The Evolution of LinkedIn Advertising for Manufacturers
How can LinkedIn advertising produce the best ROI?
Before you can look at the specific tactics for LinkedIn, you first need to take a step back and look at the historical advertising trends and tactics that companies have used for years. From an advertising stance, there are several different traditional advertising categories used by manufacturers:
PPC Campaigns – Google AdWords campaigns.
Trade Shows – If trade show advertising is done correctly and if your company is the right fit, then a trade show can produce decent ROI.
Print Advertising – Magazines that go out to a specific OEM database, something that engineers and purchasers at OEMs read.
Online Banner Ads – Ads on Google or associate companies and affiliate company websites, whether they’re associations, trade shows, etc.
Direct Mail Advertising – Easy and cost-effective.
What a lot of companies don’t do when looking at their advertising strategy is adapt to changes in the market and watch where the OEMs are focusing their attention. Manufacturing companies are using outdated tactics and outdated advertisements on platforms that are not producing the ROI. The market is not there to give them what they’re looking for, but they are used to this result. Manufacturing is a slow industry to adapt to marketing changes, and they tend to have a muscle memory and stick with what previously worked. They also tend to rely on agencies that don’t have specific experience in the manufacturing environment and can’t properly direct them to where they should spend their money. If you talk to a trade show company, they’re going to pitch on why you should advertise with them. If you talk to a general marketing agency, they’re going to pitch on why you need Google AdWords or Facebook advertising because that’s what they do for other companies. For manufacturing specifically, LinkedIn has made leaps and bounds with the general B2B marketing audience. All we’ve done is take that specific strategy and what they have available and applied it in the most effective way for manufacturing companies.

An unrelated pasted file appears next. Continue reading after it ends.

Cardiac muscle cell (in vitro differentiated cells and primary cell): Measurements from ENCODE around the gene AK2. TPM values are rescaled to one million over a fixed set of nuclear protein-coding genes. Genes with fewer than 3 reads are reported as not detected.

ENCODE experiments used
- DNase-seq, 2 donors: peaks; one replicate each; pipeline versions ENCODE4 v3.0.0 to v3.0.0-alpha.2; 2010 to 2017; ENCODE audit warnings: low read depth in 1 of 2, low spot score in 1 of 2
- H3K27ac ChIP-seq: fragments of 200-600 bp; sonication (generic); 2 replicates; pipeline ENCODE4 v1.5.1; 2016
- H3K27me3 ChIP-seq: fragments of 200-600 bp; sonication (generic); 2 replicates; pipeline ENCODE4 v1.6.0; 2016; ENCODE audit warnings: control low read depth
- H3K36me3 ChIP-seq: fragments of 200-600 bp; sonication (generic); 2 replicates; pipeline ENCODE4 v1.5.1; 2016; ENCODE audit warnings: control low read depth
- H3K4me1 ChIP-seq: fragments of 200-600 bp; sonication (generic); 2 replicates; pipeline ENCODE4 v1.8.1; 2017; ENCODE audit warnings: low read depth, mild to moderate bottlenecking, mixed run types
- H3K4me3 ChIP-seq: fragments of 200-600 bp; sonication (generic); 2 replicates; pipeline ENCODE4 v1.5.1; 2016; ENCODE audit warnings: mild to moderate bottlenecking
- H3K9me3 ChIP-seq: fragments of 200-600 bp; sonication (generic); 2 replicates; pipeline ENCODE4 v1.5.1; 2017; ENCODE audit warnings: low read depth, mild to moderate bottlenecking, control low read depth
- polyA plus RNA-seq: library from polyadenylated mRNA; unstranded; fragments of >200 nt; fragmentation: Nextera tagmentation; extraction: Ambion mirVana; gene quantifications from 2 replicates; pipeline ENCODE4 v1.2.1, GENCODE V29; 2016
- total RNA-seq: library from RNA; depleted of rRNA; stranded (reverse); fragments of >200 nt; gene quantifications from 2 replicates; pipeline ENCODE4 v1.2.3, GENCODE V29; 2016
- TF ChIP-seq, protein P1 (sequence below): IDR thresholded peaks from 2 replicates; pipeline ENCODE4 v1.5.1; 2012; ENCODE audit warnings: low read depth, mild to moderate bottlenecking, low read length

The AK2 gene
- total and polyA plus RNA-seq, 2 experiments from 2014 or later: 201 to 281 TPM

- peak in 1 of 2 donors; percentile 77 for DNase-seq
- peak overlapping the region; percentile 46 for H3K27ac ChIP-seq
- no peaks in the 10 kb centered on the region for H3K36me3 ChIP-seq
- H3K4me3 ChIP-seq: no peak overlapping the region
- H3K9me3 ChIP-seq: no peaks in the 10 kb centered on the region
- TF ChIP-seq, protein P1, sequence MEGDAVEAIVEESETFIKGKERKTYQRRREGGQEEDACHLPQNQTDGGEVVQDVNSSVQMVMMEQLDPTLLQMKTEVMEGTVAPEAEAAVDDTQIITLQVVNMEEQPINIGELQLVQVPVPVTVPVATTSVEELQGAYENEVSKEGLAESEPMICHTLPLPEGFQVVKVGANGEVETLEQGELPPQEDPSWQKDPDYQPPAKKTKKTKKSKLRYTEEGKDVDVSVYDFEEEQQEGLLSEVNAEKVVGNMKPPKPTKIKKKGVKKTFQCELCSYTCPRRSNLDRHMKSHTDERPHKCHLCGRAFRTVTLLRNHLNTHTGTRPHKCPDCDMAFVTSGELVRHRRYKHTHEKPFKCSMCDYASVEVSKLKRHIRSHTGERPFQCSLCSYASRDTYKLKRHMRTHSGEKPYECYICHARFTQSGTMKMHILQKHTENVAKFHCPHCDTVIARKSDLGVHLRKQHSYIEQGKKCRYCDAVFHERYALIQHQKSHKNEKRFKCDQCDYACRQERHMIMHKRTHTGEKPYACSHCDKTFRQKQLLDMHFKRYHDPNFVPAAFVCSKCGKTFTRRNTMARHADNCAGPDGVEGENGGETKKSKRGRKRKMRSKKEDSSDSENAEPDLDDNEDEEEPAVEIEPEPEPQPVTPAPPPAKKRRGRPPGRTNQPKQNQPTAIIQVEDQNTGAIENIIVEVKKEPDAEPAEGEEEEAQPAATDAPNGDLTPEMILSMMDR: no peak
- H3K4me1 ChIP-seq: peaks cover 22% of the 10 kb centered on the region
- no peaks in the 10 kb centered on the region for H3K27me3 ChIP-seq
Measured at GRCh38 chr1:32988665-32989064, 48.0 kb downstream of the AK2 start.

LinkedIn sponsored posts are the most effective form of advertising on LinkedIn. Originally, companies that ran a PPC campaign on LinkedIn had to pay $20,000 a quarter to qualify for LinkedIn’s advertising program with sponsored posts. This means they had to spend $20,000 on their cost per click on a quarterly basis.
A Strategic Change